While Chinese engagement in Africa is a relatively new phenomenon, dating back around 20 years now, countries in Southeast Asia have millennia of experience in managing ties with Beijing. Today, the 10 countries that make up the Association of Southeast Asian Nations or ASEAN, are on the frontlines of the Belt and Road Initiative and China’s rapidly escalating rivalry with the United States.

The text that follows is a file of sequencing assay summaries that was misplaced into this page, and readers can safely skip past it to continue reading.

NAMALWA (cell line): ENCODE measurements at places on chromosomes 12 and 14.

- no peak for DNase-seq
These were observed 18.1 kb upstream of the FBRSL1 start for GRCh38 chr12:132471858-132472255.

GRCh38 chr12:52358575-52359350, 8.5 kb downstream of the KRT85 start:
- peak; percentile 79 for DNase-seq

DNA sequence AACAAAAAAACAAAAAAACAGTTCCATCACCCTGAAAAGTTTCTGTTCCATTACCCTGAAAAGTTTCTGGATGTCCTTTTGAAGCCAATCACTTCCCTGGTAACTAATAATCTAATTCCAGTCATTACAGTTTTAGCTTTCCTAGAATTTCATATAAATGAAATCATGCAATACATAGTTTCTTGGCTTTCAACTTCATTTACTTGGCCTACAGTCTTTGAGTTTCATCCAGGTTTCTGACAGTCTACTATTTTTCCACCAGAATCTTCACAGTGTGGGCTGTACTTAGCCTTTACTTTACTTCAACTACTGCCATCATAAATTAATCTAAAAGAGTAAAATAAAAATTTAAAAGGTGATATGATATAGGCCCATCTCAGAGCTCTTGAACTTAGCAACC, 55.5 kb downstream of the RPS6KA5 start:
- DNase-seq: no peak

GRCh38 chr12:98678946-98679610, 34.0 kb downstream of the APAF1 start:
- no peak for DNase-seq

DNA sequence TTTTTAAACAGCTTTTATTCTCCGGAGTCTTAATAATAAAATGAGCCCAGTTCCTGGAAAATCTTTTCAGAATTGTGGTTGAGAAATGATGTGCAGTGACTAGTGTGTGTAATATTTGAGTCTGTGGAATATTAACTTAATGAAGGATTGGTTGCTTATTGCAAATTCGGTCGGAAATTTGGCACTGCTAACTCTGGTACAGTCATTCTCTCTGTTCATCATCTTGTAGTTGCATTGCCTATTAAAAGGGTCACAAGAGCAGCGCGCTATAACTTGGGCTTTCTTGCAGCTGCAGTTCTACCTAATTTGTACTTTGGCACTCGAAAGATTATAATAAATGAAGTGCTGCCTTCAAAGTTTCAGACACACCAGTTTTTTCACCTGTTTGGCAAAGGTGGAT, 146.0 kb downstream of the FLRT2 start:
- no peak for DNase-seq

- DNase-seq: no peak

And given that most of Southeast Asia is very similar to Africa in terms of demographics (both young regions), agriculture (both are predominantly agrarian), and development (average per capita incomes are similar at around $4,000-$5,000), there are a number of applicable lessons that African stakeholders can takeaway from ASEAN’s experience in managing ties with China.
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